Google has me scared – and angry. As a digital marketer, I need to be up-to-date on the big issues in digital marketing and influence; to do this, I read what the best minds in digital marketing are thinking and writing. One of these is Rand Fishkin, who is one of the best SEO experts in the U.S. today.
Rand has written a blog with this scary title: Less than Half of Google Searches Now Result in a Click. Why is this scary? Because Google is now competing with your website; in fact, they’re competing with everyone’s website. How does it feel, knowing one of the biggest companies in the world is competing with you online?
Google is doing more than that, actually. It’s taking the best information on your website and offering it up as great information – so that people can read it without clicking through to your website! AND Google is steering clicks to its own websites, to answer questions and share information.
That means that all the time, resources, and effort that you’re spending to drive traffic to your website is becoming less and less effective.
Seems contradictory, doesn’t it? With all the hype around SEO and getting people to your website, it makes no sense that this should be getting harder because of Google itself, rather than because of competition.
But that’s the new reality. I’ll let Rand explain it first-hand, since he’s done such a great job analyzing the data and seeing the results himself. Here’s how he explains it.
First, let’s review the image for this blog, which is his pie-chart illustrating that less than half of all Google searches are leading to a click. Rand summarizes his findings which are true for searches on mobile devices:
Organic has fallen by almost 20%, while paid has nearly tripled and zero-click searches are up significantly. Even way back in January 2016, more than half of mobile searches ended without a click. Today’s, it’s almost 2/3rds.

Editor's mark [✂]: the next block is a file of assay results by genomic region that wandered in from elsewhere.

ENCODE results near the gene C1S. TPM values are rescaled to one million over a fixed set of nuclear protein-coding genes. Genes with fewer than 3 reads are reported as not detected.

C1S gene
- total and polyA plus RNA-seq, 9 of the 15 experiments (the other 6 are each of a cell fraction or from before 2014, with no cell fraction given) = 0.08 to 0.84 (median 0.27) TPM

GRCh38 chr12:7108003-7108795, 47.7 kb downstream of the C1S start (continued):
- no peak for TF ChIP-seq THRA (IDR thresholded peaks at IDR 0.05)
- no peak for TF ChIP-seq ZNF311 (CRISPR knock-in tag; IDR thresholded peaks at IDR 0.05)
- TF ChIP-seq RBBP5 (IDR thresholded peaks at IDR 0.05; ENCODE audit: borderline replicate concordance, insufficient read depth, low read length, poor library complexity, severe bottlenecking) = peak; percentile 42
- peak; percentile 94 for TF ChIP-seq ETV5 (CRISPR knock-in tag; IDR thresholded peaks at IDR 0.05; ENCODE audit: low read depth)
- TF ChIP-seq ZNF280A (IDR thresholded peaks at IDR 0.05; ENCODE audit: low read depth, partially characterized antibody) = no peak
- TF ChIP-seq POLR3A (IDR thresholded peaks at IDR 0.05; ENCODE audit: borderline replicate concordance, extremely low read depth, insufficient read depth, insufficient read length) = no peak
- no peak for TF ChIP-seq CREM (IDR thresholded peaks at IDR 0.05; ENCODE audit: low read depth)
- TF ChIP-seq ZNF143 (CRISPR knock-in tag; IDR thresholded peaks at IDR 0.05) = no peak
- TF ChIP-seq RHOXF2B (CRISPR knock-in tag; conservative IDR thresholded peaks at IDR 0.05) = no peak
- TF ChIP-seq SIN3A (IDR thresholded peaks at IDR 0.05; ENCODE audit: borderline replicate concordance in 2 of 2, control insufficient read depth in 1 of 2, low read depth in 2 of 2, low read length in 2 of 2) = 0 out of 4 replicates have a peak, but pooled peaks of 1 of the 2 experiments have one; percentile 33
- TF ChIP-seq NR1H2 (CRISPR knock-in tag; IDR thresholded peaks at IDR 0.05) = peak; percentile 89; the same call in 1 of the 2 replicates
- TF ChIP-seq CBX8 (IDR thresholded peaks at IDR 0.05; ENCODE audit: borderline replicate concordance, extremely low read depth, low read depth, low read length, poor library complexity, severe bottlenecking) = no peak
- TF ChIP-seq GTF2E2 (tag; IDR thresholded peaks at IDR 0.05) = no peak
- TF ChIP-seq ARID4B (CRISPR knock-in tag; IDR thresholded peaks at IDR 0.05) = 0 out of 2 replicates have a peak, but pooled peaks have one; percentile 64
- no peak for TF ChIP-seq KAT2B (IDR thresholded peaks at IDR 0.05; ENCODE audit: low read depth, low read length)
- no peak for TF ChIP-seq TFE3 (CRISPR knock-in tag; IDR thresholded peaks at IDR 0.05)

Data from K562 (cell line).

Three trends are made clear by these numbers:
- The percent of searches available as organic traffic from Google is steadily declining, especially on mobile.
- Paid clicks tend to increase whenever Google makes changes to how those results are displayed, then slowly decline as searchers get more familiar with spotting and avoiding them.
- Google’s ongoing attempts to answer more searches without a click to any results OR a click to Google’s own properties are both proving successful. As a result, zero-click searches, and clicks that bring searchers to a Google-owned site keep rising.
So, as Rand asks, what are we to do? How do we, as businesses, survive? Here’s his advice – and mine:
- Use keywords that will result in higher click-through-rates
- Get your content optimized on Google’s own properties (YouTube, Maps – which is where Local Google is found, Images, etc.)
- Watch for and follow the government investigations into Google’s anti-competitive behavior. It’s important to see if there are any rulings as a result of these findings that can help smaller businesses to be found online.
Keep up the good work you’re doing – and buckle down to do more. And, while you’re at it, try a Bing or DuckDuckGo search. It may be time to start spreading the search wealth out to other, non-monopolistic powers!
Not sure where to begin? Contact me and let’s talk about it.